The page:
Faculty of the Year: Jim Lavine


Maddie Hamilton, Photography Editor / The Bucknellian

Jaxon White, Editor in Chief

Professor Jim Lavine, Linguistics and Russian Studies, has been awarded The Bucknellian’s Faculty of the Year Award, after being nominated by the student body. 

As a member of Bucknell’s faculty since the fall semester of 2001, Lavine has taught a number of courses; including Introduction to Linguistics, all levels of the Russian language courses and the Language Creation Foundational Seminar. He is also in the process of completing his second 4-year term as a Posse Mentor. 

He said his favorite memories at Bucknell include “forming relationships with my awesome Posse students and good times in my Advanced Syntax seminars.” 

Siobhan O’Sullivan ‘24 took Lavine’s  Russian 102 course, and said he was “truly an excellent professor, probably the best I’ve ever had at Bucknell.” 

When Lavine isn’t trying to jokingly force his students to take Russian courses, he said he tries his best to “listen and laugh” with them to develop their relationship and foster a positive learning community. 

“He really knows his stuff and it is obvious that he cares about his students,” O’Sullivan said. “Even though he teaches some challenging material, he makes class understandable and fun.” 

In and out of the classroom, Lavine embodies what it means to be a linguistic scholar. He researches the “development of syntactic theory” based on Russian, Ukrainian, Polish, Lithuanian, and Icelandic data.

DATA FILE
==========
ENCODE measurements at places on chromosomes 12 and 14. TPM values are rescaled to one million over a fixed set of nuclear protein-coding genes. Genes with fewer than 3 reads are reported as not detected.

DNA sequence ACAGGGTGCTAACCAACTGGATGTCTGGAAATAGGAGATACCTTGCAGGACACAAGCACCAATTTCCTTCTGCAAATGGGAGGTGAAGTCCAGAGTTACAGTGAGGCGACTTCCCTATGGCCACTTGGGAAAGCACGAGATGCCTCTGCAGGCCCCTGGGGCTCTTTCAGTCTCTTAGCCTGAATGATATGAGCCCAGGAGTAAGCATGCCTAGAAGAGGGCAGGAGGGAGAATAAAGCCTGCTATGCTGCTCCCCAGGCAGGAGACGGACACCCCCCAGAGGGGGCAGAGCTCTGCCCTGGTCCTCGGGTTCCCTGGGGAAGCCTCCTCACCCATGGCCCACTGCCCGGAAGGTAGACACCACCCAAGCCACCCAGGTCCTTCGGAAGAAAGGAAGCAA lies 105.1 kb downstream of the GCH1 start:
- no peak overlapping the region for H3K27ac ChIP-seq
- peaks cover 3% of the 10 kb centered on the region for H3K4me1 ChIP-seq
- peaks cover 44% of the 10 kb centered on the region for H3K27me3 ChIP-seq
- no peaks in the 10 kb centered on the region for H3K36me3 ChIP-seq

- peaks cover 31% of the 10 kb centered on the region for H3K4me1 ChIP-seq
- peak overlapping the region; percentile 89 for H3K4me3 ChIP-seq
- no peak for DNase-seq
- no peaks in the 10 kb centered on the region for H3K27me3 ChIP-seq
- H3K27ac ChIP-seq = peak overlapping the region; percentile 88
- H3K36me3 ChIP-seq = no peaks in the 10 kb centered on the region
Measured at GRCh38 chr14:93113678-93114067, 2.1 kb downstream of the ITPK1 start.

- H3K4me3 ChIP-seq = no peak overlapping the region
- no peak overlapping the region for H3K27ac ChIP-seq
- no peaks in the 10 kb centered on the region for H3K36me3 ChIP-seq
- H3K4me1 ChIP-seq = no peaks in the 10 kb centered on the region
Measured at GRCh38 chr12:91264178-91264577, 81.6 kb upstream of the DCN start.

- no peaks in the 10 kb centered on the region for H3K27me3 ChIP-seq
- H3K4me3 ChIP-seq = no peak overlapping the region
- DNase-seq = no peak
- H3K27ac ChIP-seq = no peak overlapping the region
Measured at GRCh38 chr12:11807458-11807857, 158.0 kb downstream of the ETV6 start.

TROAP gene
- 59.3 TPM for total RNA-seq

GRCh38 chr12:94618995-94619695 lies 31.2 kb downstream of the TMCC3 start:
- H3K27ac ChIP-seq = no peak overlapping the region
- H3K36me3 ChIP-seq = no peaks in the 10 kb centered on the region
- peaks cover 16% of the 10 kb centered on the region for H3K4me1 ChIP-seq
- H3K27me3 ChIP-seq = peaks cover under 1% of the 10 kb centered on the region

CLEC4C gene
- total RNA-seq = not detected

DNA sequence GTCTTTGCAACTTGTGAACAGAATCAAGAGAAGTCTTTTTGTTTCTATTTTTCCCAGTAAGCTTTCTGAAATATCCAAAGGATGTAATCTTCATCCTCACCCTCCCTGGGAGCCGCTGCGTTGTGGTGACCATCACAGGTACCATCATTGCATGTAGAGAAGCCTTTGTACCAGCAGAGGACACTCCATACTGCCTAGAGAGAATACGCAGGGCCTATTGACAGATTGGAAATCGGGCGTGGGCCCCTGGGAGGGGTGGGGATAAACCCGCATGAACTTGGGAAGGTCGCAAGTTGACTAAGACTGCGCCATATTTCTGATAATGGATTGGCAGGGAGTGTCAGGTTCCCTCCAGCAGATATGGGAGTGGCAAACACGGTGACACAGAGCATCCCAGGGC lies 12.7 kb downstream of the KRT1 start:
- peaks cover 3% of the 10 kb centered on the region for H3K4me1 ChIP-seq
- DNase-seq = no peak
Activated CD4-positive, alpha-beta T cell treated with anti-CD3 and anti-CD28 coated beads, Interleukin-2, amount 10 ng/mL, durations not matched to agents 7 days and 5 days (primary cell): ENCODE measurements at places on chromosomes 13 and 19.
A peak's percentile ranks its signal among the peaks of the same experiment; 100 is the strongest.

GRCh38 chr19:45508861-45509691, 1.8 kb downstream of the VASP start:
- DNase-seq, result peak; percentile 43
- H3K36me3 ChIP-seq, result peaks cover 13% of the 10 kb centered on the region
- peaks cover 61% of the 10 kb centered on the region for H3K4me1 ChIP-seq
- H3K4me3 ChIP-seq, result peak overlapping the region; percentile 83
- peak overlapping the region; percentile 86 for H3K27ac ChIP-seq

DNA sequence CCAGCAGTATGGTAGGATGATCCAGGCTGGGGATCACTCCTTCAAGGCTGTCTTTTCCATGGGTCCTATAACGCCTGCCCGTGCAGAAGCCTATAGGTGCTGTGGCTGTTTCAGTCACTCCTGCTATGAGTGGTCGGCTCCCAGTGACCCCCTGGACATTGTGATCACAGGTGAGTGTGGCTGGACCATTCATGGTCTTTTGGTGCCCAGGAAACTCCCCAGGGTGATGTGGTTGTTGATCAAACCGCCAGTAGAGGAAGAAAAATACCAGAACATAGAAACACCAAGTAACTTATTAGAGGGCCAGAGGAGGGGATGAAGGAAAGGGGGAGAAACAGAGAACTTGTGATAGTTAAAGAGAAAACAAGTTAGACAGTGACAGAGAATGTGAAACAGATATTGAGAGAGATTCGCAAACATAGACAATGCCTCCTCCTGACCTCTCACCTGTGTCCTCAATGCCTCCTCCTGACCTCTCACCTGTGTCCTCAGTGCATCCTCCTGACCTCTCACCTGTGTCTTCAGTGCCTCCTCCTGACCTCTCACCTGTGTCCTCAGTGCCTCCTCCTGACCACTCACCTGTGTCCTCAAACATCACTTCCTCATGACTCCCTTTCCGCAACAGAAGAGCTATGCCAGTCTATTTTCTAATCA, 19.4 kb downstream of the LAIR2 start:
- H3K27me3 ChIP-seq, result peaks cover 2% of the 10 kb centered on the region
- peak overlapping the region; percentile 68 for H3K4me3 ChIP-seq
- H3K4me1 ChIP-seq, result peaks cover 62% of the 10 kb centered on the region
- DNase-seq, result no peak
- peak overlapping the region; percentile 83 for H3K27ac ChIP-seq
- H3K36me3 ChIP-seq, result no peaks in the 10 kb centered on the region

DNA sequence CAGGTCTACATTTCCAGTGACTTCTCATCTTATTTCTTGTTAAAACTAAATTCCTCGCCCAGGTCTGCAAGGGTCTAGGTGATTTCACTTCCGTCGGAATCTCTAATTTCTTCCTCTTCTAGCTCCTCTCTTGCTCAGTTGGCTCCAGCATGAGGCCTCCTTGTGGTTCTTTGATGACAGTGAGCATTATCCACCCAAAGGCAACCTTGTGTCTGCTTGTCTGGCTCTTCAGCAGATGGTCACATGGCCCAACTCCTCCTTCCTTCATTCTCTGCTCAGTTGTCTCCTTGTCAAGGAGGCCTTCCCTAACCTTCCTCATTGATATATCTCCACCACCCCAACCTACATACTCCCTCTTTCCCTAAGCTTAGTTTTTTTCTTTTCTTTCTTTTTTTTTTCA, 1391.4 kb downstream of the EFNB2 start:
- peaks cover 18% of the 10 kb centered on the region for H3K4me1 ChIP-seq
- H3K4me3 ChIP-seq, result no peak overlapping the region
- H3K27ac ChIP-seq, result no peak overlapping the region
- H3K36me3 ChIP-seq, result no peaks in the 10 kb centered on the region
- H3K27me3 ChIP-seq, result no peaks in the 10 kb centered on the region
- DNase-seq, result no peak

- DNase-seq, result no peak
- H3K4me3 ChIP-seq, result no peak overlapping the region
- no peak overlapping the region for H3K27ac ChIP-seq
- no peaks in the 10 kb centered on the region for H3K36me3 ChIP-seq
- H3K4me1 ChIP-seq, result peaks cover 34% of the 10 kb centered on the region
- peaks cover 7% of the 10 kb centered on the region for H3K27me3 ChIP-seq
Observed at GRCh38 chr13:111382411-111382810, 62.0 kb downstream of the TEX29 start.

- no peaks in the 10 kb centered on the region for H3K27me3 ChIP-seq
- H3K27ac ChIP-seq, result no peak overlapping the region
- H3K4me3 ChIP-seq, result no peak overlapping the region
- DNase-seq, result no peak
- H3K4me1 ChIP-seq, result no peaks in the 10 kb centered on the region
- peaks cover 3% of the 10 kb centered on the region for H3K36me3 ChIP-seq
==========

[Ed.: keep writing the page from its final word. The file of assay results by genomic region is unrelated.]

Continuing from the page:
His research also recently included “‘defective syntax,’ ‘edge phenomena,’ ‘agnostic movement,’ impersonal constructions in Russian and Icelandic, ‘pain verbs’ in Lithuanian, ‘non-passive passives’ in Ukrainian, and ‘active passives’ in Polish.” 

Lavine said he even enjoys continuing his study of languages when he isn’t on campus, but he also enjoys spending time with his daughter. 

I study any foreign language on my own (lately, Hebrew) and watch teen dramas on TV with my daughter,” he said, in an email. 

Before he retires from higher education, Lavine said he hopes to live and learn while on sabbatical in a post-war Ukraine. 

Lavine studied towards his Master’s Degree at the Russian Research Center at Harvard University in 1992 and earned his Ph.D. in Program in Linguistics & Department of Slavic Languages from Princeton University in 2000. 

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